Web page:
“Cracking the Code,” Learn how to read and speak Mayan based off of Stela 3

I’ve been extremely busy this last week. Busy with finals and organizing my graduation ceremonies to keep up with blogging. I finally got some time to catch up, take a deep breath and dive into the backlog of anthropology news. I’ve found some interesting things and will blog about it now that my life isn’t in overdrive.

For those interested in Mesoamerican linguistics, is this interactive exercise in learning how to read and speak in Mayan. I found it off of Digg and it comes from the “Cracking the Code” initiative which I mentioned in April. This exercise is based off of Stela 3, which is currently on found on a pyramid at the Maya site of Piedras Negras in northwestern Guatemala, more information about Stela 3 can be found here. In this excercise, you’ll see ancient Maya glyphs from Stela 3 on the left and to the right are the phonetic transcriptions of the glyph and sound bite (spoken by Barbara MacLeod). Accompanying notes help translate each glyph’s meaning. You’ll get a good taste of how the language sounds and flows, as well as some insight into hieroglyphic languages.

Here’s a screenshot of the interactive Flash application:

6 thoughts on ““Cracking the Code,” Learn how to read and speak Mayan based off of Stela 3

  1. I’m very interested in Mayan Glyphs, because I’m fluent in Tzotzil (also spelled “Tsotsil”), one language that belongs to the Mayan Linguistic family. I’m not a native speaker though, but I’ve been translating several texts with some native speakers into that language. One of the texts we’ve working on is the famous Popol Vuh.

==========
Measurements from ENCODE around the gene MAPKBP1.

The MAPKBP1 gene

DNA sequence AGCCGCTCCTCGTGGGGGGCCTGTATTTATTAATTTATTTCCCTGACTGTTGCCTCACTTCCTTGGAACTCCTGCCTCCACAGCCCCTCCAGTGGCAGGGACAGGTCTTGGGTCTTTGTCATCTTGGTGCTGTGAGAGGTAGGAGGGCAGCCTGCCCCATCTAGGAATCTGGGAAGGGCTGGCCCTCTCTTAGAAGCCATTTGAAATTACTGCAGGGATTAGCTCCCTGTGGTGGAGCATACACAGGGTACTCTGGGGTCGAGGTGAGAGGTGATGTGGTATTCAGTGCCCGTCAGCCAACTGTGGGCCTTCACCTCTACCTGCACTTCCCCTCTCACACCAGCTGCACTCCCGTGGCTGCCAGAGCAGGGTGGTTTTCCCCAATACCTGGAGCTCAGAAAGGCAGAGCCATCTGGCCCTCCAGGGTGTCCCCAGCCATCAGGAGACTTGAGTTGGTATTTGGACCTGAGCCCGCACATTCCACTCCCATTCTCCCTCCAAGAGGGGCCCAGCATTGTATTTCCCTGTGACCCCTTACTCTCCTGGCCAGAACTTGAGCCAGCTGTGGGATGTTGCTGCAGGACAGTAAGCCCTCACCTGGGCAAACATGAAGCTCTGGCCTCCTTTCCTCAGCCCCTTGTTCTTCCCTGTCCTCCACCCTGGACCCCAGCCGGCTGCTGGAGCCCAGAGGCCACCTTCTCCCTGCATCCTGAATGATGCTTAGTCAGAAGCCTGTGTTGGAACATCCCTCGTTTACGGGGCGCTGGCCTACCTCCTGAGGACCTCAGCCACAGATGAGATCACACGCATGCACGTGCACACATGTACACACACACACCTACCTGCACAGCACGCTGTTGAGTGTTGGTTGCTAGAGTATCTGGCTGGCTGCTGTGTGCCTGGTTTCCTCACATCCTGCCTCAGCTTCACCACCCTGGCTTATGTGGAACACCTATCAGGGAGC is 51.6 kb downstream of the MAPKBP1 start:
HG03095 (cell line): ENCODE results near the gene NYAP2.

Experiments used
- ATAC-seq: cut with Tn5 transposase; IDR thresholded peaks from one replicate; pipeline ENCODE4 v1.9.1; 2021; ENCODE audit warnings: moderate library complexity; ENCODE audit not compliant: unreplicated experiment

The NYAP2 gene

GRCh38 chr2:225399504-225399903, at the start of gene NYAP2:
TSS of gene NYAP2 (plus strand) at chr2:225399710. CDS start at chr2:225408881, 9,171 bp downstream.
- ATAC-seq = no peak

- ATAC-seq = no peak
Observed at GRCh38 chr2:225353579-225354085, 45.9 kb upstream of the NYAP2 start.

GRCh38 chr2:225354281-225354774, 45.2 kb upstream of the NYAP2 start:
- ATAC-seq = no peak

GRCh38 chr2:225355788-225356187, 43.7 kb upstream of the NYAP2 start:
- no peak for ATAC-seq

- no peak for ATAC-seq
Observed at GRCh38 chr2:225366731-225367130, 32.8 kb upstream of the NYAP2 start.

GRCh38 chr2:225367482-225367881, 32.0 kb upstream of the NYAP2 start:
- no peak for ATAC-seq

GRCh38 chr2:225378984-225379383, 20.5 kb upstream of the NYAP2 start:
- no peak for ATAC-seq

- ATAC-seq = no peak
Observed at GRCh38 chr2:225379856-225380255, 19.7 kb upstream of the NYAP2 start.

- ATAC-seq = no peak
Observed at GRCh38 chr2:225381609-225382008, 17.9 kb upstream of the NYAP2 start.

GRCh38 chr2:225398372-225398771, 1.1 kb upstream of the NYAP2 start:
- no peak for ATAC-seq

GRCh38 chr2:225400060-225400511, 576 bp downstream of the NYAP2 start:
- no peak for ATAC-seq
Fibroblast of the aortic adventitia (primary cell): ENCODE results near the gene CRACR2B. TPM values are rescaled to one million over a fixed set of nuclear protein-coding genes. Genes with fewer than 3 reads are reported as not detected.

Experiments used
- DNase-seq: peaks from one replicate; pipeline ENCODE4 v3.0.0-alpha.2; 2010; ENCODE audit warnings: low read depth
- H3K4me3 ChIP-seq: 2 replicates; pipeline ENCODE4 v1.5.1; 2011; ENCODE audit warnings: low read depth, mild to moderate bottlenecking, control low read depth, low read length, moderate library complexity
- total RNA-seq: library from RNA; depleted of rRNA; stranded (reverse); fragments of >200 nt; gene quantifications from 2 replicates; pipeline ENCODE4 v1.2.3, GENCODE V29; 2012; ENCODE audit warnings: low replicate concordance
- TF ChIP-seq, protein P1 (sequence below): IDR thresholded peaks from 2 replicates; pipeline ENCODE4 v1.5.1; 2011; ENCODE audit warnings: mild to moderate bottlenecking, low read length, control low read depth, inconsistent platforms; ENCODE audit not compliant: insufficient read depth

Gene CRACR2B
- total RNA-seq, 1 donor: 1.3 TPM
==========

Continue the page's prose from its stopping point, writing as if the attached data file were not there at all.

After reading the Michael Coe’s book “Cracking the Maya Code”, a new idea started to take form in my mind: what possibilities have we to “resurrect” classical Maya Writing? Not all the Maya Syllabary Grid is been completed until now. The modern Tzotzil language fits perfectly that writing system, for it comes from the same origin. Can you help me or can you help me to contact someone who can give me some information of any kind about this issue? For I’m not only interested in reading Maya, but writing it in a modern way. Of course we prefer phonetic glyphs rather that logographic, for those are more practical to write modern concepts. Who knows? Maybe logographic ones can be used too. I will appreciate any comment about this.

    1. Are you familar with the annual Mayan Glyph Conference that has been occuring in at the University of Texas in Austin for the last 30plus years. It inculdes a series of week long workshop and training sessions that are for beginning , intermediate and adavaced student of the mayan glyphs. The web site


      should lead you to the manuals and materials for studing the glyphs – If you can’t find the matearils let me know and I can send you some.

  2. Alfonso Jasso, I have a lot of material for learning mayan writing and glyphs; I am learning it also. I have received help from many professional experts, who have gave me a lot of material. So if you are still interested in learning send me a message to my alternate e-mail : sicologia30000@hotmail.com
    Or if you have some useful material for learning mayan glyphs writing send me a message I will appreciate your help.

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